Gambado was described as the son of a Devonshire tailor. This lineage was a direct reference to the stereotype of failed horsemanship and masculinity popular throughout the 18th century. Tailors were indispensable to that era’s fascination with fashion, but a tailor’s link to clothing and to conspicuous consumption, immediately made his masculinity suspect. Popular opinion routinely lamented that tailors had more interest in the shape of a gentleman’s lapel or a lady’s stays than in being useful to the nation. And tailors certainly didn’t spend their time learning to ride. As the popular circus act ‘The Taylor Riding to Brentford’, which played at Astley’s Amphitheatre in London well into the 19th century, made clear, tailors were ‘equally singular in their dress and bad horsemanship’. Famously effeminate, selfish and civically or militarily useless, tailors were seen as a leading cause of social corruption in the period. While in theory able to pass criticism, in the streets – as Bunbury and the circus made clear – their poor handling of their horses dramatised their emasculation.
Popular 18th-century wisdom held that horses were powerful agents of truth. While near them or on their backs, nothing their riders did could be hidden from onlookers. In the circus, this equine agency was expressed through the acting abilities of Formidable Jack, a horse who had ‘been trained so as to withstand every horseman dressed in the garb of a tailor’. Formidable Jack would chase the tailor, playing the role of failed masculinity and rampant effeminacy, by biting and kicking at him, and doing everything in his power to destroy the respectability and rational governing abilities necessary to period masculinity. These actions contrasted with his response when faced with a true horseman, of masculine virtues, before whom Formidable Jack proved respectful, ‘gentle and governable’. From chivalry and honour in the 17th century, to politeness and sentiment during the 18th century, horsemanship dramatised a man’s worth. A man properly educated in horsemanship knew how to communicate with and train his mount; the behaviour of his horse rewarded his efforts.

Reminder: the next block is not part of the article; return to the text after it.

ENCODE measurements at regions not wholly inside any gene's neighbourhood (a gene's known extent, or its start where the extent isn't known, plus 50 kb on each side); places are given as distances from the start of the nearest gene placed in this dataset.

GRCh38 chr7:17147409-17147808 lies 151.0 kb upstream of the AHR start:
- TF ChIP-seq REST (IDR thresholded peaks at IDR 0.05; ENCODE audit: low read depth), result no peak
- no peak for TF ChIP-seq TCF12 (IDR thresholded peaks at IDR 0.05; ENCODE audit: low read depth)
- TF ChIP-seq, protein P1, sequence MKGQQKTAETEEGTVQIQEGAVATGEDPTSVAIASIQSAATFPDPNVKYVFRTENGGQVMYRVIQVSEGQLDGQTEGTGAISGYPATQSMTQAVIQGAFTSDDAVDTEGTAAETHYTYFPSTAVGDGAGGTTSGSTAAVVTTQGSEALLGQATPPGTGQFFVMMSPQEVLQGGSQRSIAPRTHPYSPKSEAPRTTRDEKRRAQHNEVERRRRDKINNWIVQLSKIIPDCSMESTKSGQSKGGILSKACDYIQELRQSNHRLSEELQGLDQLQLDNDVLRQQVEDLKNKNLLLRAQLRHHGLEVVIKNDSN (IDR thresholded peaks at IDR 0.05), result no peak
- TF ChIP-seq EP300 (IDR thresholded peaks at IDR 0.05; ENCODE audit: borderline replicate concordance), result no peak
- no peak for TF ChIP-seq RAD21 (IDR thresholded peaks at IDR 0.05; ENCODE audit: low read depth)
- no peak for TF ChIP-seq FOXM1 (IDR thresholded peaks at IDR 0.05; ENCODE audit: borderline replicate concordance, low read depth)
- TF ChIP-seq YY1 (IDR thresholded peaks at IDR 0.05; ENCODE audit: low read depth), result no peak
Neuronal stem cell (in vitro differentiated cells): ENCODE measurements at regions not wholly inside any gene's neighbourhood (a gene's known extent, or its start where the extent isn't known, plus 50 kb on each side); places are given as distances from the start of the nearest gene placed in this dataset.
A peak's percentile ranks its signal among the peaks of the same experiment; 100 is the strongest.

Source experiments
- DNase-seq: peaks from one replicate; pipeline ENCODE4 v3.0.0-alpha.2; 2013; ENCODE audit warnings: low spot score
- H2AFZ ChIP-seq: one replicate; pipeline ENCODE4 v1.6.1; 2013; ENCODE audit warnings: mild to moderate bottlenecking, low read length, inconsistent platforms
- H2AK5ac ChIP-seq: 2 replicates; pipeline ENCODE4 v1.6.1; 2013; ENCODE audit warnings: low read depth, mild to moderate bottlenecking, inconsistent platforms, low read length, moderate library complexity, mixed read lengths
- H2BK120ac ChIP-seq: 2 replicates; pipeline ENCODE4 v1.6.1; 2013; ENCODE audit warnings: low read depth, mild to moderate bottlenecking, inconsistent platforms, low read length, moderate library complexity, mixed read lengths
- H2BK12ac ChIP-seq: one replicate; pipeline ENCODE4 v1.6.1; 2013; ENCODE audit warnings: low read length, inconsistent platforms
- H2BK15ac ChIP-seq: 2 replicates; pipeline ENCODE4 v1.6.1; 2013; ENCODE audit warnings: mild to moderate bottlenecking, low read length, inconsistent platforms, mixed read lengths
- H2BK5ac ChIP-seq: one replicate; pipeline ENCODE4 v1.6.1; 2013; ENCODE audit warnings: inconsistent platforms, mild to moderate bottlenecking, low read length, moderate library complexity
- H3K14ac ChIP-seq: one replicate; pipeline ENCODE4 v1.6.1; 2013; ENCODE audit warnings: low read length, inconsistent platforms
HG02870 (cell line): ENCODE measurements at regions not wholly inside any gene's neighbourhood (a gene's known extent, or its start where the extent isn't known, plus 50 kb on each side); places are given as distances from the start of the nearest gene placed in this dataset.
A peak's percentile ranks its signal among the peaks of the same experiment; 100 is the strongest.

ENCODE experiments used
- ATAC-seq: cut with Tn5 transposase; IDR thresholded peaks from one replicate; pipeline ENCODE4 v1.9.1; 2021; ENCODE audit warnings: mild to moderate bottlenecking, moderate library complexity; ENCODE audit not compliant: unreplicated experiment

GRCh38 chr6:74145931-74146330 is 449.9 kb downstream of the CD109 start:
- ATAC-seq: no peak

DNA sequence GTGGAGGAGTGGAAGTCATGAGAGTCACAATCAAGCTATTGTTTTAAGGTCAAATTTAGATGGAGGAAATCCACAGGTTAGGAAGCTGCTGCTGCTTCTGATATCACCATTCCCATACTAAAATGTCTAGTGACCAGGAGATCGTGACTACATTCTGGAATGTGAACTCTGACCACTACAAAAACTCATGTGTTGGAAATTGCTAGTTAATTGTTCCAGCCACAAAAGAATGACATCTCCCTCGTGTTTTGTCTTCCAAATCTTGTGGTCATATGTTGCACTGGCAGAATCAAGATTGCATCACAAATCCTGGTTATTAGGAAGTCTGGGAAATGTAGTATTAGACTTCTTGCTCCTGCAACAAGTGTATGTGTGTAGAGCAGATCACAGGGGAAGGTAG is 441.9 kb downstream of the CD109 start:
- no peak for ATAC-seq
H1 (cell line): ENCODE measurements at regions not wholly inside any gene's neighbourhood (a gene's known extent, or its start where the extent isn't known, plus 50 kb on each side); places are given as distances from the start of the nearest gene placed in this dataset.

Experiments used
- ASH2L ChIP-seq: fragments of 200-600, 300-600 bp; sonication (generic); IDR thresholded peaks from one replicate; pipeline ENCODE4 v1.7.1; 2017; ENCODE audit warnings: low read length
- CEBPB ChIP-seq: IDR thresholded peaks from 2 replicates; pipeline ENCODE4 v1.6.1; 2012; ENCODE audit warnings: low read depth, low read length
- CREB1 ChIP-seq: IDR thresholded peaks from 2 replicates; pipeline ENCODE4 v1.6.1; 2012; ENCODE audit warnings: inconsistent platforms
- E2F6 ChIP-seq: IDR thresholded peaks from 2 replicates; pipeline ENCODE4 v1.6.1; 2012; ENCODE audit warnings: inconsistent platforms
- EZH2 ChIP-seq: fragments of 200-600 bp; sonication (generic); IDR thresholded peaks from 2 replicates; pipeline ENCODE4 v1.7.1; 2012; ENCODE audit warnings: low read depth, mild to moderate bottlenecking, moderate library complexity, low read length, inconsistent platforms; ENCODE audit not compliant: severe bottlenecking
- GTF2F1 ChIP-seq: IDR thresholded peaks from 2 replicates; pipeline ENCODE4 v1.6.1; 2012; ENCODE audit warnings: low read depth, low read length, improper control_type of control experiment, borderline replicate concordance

Gambado was not rewarded for his equestrian efforts – he was said to have died en route to Venice, clutching his saddle as an ineffective flotation device. As a tailor, he was dangerous to society, and as a tailor pretending to be a horseman, he was potentially disastrous. Britons of the 17th and 18th centuries understood horsemanship, or the governing of horse and human, as the embodiment of proper masculinity, and by extension, the embodiment of the man’s ability to govern the world around him. Horsemanship was political, and in this understanding the man represented the ruling monarchy (the father), and the horse the nation (the rest of his household). How well the two interacted, and how well the rider governed the horse as centaur, illustrated the man’s ability to be the patriarch of the house and the nation. Horses and riders were essential to the kingdom because they were the means of ensuring a properly functioning civil society. With emasculated figures such as Gambado, however, the continued prosperity of Britain was in doubt. Tailors could destroy everything because of their effeminate lack of equestrian skill.
For many men of the early modern period, regardless of whether their efforts at achieving centaur status went according to plan, horses were essential partners to their gendered identities. Masculinity was not an individual pursuit; instead, horsemen believed that horses and humans needed to work together to get it right.